Posted by Jerome Louvel in : APISpark, Restlet General
The end of 2012 is full of exciting changes for Restlet at both the open source and the company levels, including the upcoming release of Restlet Framework 2.1.0, the printed version of ‘Restlet in Action’ book and the launch of a new product : APISpark!
Restlet wins Mobilize LaunchPad
Restlet is proud to be one of the 10 winners of the LaunchPad event organized by GigaOM. GigaOM is a popular research firm covering the major disruptive technologies (including cloud computing, connected life and big data) and their impact on markets. The final competition will take place on stage during their Mobilize 2012 event in San Francisco on September 20.
We will use this opportunity to launch our new APISpark online platform that we consider as a major step for our company, as important as the launch of Restlet Framework open source project in 2005, when it became the first REST framework for Java to launch!
APISpark reinvents web API development
APISpark is the first Platform as a Service (PaaS) to let you fully create, host, use and manage web APIs from a simple web browser. With an important focus on usability, it aims to be usable by any person involved in a web API project, on both the API provider side (owner, manager, developer) and on the API user side (guest, authorized user).
Existing solutions require you to either rely on a one-size-fits-all web API provided by a mobile backend vendor, or to use a low-level technical web API from an on-line database or finally to pick-up a web API development framework (such as Restlet Framework) and to combine it with a web API management solution.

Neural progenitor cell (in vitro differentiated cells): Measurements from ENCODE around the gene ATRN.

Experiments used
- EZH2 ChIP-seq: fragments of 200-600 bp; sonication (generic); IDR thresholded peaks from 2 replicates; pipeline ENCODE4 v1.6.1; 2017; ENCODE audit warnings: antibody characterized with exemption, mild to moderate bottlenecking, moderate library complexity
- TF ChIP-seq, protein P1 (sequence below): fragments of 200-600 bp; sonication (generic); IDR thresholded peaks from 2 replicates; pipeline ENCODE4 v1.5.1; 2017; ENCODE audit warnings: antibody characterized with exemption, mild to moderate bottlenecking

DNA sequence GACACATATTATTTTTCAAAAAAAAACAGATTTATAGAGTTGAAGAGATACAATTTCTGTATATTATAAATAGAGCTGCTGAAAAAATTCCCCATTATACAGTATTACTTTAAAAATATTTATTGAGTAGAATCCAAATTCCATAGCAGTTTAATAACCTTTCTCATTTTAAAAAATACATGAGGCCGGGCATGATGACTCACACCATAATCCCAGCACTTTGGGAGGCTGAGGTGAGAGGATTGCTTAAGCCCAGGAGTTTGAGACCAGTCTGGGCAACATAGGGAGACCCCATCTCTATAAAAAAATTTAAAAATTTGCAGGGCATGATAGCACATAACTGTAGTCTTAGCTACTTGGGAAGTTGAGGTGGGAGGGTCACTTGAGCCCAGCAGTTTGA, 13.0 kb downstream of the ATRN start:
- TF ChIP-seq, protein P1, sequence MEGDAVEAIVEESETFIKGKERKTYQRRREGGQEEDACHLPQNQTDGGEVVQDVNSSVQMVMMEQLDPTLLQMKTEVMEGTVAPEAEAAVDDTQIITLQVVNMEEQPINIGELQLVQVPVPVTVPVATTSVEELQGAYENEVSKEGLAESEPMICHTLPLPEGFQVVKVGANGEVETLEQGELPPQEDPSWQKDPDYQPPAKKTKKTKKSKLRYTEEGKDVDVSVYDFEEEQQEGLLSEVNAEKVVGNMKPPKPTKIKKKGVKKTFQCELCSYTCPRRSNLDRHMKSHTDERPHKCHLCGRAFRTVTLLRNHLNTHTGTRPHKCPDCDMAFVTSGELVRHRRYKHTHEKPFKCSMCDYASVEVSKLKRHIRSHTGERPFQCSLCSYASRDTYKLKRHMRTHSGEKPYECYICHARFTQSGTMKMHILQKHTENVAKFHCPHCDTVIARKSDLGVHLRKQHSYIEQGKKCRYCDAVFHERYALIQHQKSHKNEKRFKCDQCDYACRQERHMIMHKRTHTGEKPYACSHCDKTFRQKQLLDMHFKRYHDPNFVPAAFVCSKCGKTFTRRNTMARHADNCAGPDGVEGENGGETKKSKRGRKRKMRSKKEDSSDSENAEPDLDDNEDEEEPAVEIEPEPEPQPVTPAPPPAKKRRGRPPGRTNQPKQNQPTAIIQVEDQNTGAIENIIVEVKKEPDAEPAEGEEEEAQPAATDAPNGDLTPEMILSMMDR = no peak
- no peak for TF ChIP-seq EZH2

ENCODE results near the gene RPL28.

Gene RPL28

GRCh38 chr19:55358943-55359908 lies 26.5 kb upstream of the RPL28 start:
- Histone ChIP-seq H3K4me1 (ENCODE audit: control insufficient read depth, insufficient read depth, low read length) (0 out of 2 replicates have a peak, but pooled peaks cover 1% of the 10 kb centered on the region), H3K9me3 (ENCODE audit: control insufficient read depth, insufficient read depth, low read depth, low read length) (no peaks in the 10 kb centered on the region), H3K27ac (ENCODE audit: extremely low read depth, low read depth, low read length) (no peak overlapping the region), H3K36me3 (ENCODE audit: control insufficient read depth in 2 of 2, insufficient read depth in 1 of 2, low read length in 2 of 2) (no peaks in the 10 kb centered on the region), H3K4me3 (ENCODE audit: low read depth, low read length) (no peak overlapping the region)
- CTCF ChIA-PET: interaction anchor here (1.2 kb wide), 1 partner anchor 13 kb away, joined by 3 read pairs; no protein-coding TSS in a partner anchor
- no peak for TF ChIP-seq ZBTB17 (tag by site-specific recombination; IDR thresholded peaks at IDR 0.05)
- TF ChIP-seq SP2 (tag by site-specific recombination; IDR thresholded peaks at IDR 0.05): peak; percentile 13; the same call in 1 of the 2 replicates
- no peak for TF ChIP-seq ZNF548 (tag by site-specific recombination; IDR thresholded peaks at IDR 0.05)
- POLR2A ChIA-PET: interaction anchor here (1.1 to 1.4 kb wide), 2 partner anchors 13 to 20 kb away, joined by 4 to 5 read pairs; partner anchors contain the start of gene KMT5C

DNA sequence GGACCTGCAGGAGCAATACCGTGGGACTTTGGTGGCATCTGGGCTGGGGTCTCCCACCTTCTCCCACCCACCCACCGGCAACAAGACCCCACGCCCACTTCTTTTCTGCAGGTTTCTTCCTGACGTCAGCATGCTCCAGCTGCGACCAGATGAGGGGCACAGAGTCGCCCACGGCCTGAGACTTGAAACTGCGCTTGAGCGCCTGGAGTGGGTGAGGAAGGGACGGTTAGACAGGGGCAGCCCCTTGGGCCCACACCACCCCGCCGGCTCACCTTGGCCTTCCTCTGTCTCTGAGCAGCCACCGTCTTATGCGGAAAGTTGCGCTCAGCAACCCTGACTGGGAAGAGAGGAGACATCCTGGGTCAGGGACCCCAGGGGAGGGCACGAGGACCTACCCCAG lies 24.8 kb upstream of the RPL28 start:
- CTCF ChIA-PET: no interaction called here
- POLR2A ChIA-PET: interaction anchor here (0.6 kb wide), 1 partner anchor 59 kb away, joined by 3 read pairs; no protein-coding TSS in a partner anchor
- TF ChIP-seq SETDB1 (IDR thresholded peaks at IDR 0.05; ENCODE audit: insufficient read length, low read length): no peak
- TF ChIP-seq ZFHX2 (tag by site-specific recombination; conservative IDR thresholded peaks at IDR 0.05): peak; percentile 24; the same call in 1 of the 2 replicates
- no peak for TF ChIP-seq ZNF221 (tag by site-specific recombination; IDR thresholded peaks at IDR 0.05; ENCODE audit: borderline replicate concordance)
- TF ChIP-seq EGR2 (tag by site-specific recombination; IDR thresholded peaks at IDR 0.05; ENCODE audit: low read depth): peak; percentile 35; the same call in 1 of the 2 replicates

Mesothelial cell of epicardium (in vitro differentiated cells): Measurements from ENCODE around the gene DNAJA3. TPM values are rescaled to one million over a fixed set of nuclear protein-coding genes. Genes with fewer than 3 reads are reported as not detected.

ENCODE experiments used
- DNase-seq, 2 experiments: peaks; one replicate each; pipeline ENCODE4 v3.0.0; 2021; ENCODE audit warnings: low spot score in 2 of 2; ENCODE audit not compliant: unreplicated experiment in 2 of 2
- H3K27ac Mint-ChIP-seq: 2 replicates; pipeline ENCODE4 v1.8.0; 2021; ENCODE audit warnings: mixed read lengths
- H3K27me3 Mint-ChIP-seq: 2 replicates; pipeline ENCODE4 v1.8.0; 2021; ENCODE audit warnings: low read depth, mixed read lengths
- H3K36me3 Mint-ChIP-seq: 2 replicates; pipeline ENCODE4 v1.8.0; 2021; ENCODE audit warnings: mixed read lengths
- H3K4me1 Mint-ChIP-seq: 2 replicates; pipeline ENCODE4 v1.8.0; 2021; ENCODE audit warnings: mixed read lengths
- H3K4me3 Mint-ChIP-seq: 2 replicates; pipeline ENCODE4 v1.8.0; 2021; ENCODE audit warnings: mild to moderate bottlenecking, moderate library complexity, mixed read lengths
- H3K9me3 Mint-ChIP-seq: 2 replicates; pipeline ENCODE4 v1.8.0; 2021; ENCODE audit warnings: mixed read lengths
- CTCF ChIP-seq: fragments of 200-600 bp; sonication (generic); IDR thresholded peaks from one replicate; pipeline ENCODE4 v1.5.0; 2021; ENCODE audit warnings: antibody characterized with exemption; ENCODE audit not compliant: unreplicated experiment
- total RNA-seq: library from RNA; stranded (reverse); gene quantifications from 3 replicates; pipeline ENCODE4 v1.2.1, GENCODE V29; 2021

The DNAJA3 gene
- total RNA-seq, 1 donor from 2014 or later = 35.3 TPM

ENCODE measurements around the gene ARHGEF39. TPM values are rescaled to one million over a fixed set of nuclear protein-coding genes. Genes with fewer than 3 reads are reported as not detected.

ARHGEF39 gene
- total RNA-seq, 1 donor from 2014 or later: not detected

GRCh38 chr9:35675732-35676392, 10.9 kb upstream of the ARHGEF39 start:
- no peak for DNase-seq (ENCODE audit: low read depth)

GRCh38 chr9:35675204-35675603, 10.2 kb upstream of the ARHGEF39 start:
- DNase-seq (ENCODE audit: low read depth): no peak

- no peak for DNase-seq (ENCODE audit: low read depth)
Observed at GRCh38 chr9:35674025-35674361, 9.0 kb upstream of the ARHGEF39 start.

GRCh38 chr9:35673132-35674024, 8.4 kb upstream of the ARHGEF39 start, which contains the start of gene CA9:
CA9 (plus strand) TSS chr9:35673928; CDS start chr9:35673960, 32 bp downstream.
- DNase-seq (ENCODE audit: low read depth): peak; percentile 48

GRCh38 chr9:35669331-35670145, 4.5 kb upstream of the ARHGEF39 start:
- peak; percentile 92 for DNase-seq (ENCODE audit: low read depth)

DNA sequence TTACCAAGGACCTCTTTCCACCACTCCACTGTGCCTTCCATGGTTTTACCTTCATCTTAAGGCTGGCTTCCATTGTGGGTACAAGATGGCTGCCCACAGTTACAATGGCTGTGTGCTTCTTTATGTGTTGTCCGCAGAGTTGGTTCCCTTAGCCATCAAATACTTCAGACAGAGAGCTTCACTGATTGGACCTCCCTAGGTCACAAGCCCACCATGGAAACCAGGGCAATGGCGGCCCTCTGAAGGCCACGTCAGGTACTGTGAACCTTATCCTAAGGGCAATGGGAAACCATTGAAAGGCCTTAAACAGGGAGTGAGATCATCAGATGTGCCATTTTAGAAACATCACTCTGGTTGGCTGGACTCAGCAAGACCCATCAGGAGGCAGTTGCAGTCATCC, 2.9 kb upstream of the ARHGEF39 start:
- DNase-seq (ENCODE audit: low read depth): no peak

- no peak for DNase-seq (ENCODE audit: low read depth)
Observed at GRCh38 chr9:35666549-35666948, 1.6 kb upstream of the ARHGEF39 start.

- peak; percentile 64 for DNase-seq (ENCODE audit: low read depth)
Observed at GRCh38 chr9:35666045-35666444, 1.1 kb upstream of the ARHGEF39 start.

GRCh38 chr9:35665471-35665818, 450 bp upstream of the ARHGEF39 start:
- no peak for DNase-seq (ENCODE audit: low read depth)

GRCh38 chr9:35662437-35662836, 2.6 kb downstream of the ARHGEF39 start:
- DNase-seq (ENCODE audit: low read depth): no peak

With the first two solutions you loose much control and ends up with a generic web API (comparable to a CMS with a fixed set of pages). Instead, your web API should expose your domain resources with custom resources, URIs and representations. In addition, most existing solutions limits you to JSON variants, excluding other variants (such as XML, CSV or HTML) that might be required.
With the third solution, you can have full control on your web API but at the expense of a much longer development process. Then, you need to take care of its hosting and operations, maybe using a web API manager which act as an HTTP proxy, relaying API calls after control to your actual web API, introducing another layer of complexity and network latency.
APISpark innovates by radically addressing all those issues at the same time (and a few more !), using the Restlet Framework as a powerful and proven technical foundation, our ROA/D methology (covered in Appendix D of “Restlet in Action”) as a design guidelines for the user experience. Contrary to Restlet Framework, it doesn’t required strong knowledge of REST (even though it helps!) or of the Java language.
As hinted in the UI excerpt above, any web developer can use APISpark to develop and run its web API. It can take as little as 1 minute in the best case (thanks to API templates) or a few hours if you start from scratch! Using APIs published on APISpark is equally easy, with access to on-line and off-line documentation, client SDKs and built-in access management.
To learn more about APISpark, please join us at GigaOM Mobilize next month. We would be pleased to meet you personally (email@example.com). If you haven’t done so yet, you can become one of the first to get access to the beta version when we launch by signing up at http://apispark.com!
- DailyMotion – Video recording of our launch including the feed-back from the VCs panel
- Some pictures below (thanks to Sébastien Rouif)
- Where is Sparky?
- APISpark 2.2 released
- Key Quotes from Java API Copyright Case between Oracle and Google
- Restlet Framework 2.2.1 and 2.3 M2 released
- API Commons integration in APISpark